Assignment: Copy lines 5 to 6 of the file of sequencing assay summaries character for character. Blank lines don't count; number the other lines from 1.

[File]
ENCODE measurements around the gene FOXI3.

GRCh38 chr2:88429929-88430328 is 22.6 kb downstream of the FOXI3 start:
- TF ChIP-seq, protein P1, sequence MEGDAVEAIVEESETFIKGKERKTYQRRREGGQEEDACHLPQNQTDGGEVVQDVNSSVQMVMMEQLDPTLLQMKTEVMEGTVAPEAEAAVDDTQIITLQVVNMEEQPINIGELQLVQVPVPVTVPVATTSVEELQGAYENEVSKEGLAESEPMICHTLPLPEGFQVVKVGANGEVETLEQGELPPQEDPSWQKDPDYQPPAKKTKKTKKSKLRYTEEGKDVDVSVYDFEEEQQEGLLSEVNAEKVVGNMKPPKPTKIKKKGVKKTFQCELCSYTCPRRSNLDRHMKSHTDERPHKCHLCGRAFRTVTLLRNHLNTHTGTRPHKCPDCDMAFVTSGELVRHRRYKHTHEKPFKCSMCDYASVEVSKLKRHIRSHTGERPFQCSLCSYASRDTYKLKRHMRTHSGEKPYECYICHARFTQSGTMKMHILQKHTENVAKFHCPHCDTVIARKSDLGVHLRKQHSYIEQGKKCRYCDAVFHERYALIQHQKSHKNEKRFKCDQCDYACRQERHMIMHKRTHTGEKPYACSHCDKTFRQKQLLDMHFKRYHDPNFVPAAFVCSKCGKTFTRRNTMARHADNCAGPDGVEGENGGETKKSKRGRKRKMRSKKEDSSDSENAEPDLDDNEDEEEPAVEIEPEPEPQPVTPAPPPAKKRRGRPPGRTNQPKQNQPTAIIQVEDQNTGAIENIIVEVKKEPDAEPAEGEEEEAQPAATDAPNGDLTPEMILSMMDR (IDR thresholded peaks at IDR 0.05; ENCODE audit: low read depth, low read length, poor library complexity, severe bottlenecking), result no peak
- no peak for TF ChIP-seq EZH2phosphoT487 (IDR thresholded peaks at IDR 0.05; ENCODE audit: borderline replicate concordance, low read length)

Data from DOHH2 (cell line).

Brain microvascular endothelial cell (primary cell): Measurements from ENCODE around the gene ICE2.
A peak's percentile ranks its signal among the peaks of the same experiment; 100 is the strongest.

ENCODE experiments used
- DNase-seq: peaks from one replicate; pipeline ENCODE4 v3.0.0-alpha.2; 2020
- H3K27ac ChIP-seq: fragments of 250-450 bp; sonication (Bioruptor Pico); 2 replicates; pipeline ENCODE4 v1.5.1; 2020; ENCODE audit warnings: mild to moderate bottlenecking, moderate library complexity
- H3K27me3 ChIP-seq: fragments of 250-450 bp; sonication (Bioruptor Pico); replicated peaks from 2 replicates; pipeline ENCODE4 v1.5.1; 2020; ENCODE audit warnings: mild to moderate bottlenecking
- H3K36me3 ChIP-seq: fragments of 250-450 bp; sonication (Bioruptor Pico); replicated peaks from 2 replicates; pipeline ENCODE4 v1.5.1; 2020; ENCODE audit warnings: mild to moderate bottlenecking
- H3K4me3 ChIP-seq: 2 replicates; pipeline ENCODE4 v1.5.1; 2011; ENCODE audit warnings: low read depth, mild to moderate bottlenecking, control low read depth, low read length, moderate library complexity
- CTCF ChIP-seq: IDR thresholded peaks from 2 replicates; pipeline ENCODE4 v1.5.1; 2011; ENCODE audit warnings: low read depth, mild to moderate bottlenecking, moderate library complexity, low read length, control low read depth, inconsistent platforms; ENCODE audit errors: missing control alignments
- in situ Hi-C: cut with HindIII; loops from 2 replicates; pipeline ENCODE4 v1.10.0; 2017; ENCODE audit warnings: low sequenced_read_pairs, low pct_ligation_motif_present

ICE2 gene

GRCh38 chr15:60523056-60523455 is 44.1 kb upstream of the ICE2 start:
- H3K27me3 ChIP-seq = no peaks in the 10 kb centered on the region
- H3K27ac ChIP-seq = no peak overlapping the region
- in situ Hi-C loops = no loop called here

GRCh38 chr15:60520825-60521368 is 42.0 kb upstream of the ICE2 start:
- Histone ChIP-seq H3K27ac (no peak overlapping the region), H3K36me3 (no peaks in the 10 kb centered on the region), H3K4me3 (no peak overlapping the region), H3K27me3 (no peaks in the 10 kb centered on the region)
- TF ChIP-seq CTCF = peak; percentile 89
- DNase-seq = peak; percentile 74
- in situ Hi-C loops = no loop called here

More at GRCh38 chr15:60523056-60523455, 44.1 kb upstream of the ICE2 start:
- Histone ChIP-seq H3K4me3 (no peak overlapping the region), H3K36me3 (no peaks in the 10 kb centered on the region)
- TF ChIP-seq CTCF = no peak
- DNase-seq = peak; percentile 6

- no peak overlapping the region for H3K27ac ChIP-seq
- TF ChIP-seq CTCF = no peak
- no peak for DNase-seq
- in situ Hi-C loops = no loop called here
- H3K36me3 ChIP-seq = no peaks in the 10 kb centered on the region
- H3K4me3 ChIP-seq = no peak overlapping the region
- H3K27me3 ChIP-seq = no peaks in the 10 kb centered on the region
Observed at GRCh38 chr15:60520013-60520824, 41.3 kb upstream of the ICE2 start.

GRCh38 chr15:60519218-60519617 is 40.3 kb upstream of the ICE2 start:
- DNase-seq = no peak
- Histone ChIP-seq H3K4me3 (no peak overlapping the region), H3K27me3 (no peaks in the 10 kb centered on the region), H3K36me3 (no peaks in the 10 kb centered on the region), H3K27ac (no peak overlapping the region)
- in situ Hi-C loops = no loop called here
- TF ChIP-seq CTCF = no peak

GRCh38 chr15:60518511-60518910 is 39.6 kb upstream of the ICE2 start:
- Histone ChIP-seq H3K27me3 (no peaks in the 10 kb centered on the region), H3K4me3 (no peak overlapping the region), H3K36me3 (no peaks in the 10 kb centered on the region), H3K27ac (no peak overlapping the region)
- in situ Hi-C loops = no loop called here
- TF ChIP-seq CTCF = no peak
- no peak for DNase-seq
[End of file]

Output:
Data from DOHH2 (cell line).

Brain microvascular endothelial cell (primary cell): Measurements from ENCODE around the gene ICE2.